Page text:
Productivity, willpower, motivation. These three things can make or break someone’s success. Elusive, and at times they can seem unattainable but when those slippery bursts of creative energy come pouring out of us, we feel like we’re the captain of our own destiny and the pilot to our own success, powerful and in control of everything. There have been lots of misconceptions and myths around the subject of how to harness these emotions and attempt in some way to maintain them. With people suggesting everything from gratitude affirmations to vigorous exercise regimes, this post will look at the science to see what the studies say about productivity and success.
Rewards and Performance
Rewarding yourself for good behaviour or progress is nothing new, the notion of providing yourself with a treat after completing a difficult task has been around for a long time. I’m sure many of you are aware that this can be a very valuable tool for increasing productivity, but studies suggest that it is in fact one of the best ways to get things done.
Studies by Milkman, Minson and Volpp using three different study groups to monitor how rewards contribute to productivity shows that the group with highest reward outperformed the group with no reward at a rate of 51%. Such a large disparity between the groups would suggest that our brains are more inclined to engage in a difficult activity if a reward is involved. By incorporating this into our lives we can get more done, and indulge in our favourite activities. By providing a reward for ourselves after difficult tasks like hitting the gym we can provide ourselves with a huge boost of motivation and get more done.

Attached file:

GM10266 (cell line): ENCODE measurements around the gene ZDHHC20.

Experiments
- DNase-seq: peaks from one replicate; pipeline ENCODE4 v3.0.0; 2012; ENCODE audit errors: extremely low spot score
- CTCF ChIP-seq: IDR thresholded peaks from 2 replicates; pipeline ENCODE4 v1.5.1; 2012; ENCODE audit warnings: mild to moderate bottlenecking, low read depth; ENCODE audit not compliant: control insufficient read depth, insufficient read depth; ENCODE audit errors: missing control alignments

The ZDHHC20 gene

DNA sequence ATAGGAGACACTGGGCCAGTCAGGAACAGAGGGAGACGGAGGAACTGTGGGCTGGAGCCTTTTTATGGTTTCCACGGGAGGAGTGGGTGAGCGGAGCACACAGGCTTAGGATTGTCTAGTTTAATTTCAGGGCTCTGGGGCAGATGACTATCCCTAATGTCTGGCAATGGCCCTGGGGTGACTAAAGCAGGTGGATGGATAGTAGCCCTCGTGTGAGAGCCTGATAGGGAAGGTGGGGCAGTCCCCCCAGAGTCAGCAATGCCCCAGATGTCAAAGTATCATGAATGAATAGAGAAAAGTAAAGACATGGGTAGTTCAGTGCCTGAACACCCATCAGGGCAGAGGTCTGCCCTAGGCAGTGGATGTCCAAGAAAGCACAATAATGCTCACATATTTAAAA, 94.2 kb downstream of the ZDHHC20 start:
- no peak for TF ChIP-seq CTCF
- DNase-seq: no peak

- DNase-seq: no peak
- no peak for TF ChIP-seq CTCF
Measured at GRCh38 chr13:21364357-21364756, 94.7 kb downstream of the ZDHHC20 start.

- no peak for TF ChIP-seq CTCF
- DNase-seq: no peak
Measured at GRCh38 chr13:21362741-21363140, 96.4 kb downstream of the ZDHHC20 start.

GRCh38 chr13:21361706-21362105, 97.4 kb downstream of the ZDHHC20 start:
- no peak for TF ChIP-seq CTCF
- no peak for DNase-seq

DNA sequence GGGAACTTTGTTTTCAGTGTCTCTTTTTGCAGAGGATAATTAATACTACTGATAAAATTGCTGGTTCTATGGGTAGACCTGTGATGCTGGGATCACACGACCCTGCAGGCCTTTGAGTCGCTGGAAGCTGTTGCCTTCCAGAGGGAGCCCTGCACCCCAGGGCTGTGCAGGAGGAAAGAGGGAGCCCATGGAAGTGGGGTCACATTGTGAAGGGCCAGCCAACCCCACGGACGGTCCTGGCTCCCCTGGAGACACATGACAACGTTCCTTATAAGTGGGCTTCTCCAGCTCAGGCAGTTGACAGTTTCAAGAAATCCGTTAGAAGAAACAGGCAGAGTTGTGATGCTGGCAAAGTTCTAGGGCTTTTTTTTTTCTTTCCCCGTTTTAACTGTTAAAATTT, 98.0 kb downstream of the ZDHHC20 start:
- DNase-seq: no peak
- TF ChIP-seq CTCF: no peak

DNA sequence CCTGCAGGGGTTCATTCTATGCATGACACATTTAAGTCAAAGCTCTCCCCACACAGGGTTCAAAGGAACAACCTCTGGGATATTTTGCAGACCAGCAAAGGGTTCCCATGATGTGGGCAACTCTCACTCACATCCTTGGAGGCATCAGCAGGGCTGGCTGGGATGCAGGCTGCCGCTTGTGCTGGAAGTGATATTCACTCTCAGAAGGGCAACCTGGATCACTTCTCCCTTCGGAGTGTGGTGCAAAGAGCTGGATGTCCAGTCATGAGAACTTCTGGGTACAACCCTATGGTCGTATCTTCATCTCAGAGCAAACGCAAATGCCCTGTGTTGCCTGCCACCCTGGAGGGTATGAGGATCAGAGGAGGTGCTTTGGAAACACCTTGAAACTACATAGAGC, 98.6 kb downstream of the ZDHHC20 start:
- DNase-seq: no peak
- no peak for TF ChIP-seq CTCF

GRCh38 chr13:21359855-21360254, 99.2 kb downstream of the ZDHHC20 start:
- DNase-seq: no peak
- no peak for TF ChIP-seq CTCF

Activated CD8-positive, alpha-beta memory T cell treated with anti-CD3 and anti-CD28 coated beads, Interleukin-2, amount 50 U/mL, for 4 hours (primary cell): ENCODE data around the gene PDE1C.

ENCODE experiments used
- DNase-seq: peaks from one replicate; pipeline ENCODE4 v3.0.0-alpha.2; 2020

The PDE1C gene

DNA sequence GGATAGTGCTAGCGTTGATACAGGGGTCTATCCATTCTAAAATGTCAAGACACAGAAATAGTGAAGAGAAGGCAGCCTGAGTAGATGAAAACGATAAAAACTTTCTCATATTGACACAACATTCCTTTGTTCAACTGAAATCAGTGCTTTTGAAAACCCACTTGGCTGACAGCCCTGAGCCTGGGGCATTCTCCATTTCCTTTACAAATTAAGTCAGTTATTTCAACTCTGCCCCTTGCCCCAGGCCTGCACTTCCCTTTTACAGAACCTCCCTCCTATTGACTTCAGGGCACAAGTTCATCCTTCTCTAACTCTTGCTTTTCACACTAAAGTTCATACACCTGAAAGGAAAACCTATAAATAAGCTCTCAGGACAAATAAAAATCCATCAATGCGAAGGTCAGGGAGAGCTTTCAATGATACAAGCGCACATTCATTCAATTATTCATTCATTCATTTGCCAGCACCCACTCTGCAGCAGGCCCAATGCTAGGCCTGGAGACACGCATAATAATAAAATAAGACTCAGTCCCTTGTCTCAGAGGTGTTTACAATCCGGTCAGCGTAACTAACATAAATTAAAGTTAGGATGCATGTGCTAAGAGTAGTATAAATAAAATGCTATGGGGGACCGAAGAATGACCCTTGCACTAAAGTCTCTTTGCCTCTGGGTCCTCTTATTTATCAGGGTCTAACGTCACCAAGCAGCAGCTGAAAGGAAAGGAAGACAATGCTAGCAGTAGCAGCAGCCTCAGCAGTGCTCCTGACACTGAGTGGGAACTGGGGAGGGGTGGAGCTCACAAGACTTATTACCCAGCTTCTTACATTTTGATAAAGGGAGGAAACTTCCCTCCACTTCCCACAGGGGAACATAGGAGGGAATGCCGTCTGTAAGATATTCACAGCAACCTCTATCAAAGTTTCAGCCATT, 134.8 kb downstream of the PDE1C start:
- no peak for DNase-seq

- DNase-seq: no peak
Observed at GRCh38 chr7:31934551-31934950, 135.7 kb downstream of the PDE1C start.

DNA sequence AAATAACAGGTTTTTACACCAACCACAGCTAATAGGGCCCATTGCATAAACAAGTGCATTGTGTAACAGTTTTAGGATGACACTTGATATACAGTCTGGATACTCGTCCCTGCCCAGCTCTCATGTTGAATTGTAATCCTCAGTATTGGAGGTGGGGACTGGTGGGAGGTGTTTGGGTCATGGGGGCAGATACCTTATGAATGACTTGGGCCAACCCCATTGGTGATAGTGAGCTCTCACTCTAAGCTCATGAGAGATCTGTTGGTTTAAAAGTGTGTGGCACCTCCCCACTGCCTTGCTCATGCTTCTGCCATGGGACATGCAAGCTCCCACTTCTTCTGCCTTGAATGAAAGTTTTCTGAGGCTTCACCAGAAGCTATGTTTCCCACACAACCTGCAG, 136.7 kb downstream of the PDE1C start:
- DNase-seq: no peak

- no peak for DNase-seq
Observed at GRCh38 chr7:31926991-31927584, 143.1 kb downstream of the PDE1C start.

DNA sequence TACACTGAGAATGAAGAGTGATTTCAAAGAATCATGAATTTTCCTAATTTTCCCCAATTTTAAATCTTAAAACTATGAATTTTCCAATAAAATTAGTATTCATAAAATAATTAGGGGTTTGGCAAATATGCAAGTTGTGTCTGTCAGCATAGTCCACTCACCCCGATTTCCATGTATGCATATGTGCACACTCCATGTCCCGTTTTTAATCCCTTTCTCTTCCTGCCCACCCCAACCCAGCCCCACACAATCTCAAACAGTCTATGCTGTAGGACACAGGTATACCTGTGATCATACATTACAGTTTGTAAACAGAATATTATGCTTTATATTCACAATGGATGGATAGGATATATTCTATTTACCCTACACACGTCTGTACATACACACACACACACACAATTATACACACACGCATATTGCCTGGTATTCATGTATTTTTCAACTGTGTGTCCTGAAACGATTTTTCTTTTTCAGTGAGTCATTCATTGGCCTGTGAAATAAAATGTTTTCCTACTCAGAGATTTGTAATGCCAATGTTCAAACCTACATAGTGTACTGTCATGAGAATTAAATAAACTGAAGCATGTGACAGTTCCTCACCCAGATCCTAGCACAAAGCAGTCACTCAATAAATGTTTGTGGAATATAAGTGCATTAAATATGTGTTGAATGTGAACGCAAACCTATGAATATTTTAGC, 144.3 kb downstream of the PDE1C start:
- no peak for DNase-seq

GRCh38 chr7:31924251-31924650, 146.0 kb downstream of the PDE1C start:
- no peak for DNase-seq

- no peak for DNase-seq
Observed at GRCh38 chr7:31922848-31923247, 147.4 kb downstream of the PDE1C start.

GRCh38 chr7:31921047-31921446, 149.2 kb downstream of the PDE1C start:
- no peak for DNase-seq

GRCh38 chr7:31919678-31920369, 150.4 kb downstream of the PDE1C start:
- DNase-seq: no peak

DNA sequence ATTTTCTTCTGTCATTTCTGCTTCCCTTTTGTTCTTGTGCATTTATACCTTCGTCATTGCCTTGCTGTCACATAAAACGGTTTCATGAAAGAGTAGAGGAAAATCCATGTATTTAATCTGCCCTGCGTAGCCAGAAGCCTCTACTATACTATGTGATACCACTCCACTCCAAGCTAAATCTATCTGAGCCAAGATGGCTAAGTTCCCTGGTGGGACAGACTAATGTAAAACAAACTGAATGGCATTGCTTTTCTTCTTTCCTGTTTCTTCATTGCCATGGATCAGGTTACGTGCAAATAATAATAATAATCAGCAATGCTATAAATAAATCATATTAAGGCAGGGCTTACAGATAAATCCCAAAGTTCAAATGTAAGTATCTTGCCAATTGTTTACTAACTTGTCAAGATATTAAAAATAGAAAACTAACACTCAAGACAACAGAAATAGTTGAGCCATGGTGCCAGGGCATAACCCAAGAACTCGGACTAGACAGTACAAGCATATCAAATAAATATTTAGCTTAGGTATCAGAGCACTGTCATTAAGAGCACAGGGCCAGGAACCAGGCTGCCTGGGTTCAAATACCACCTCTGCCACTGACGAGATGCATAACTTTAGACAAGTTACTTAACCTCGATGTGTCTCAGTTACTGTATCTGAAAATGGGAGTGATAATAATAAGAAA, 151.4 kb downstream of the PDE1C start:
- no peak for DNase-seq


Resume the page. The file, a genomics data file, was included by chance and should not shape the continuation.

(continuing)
Planning and Visualising Success
Planning our lives is vital to our happiness. Daniel Gilbert’s research suggests that we spend over 45% of our waking time thinking about multiple tasks and activities which leads to unhappiness and stress. By planning out our day and establishing a routine we can prioritise and complete tasks in a structured way.
Further research also yielded that telling people about our aspirations and visualising our success actually decreases the likelihood of achieving them. Studies by Gollwitzer suggests that telling people about our goals makes us feel as though we have already achieved them and in turn reduces our motivation to actually get them done.
Discovering Passions and Strengths
There are many studies out there showing that when we are good at something we are more likely to engage in that particular activity. Data from the gallup-healthways well-being index, suggests that happiness increases when people are engaging with activities that are closely tied to their signature strengths and competencies.
By applying your strengths to every activity at work we can get more down and feel happier while we’re doing it. We can create new signature strengths by learning new skills by reading and researching topics we wish to become competent in, and become more well rounded in our particular field. By incorporating our strengths into activities and by being creative at completing tasks we can enjoy them more and possibly increase our output.
Cutting out Bad Habits or Replacing Them
Addiction studies on bad habits suggests if we quit them cold turkey we are supposedly more likely to pick them up again, these studies suggest the best way to remove bad habits from our lives is to find a positive substitute for them.
We can incorporate this into our life by chewing a piece of gum when we crave that seductive cigarette or hitting the gym when we find ourselves looking at our games consoles longingly. By replacing a bad habit with a good habit we can learn more, while shedding the things that have been holding us back, it’s a win win!
Ok I couldn’t resist… I love my coffee, and I genuinely believe that it helps me stay on track and be productive. Of course this is most likely some sort of placebo effect generated by my brain or perhaps I just tell myself this because I’m addicted. To my surprise I actually found some studies which support the use of caffeine to generate productivity and a more motivated mindset!
Some studies are beginning to show that coffee actually helps you maintain willpower throughout the day and increase mental alertness when completing tasks. With all this in mind coffee is definitely not a bad habit I’m going to replace…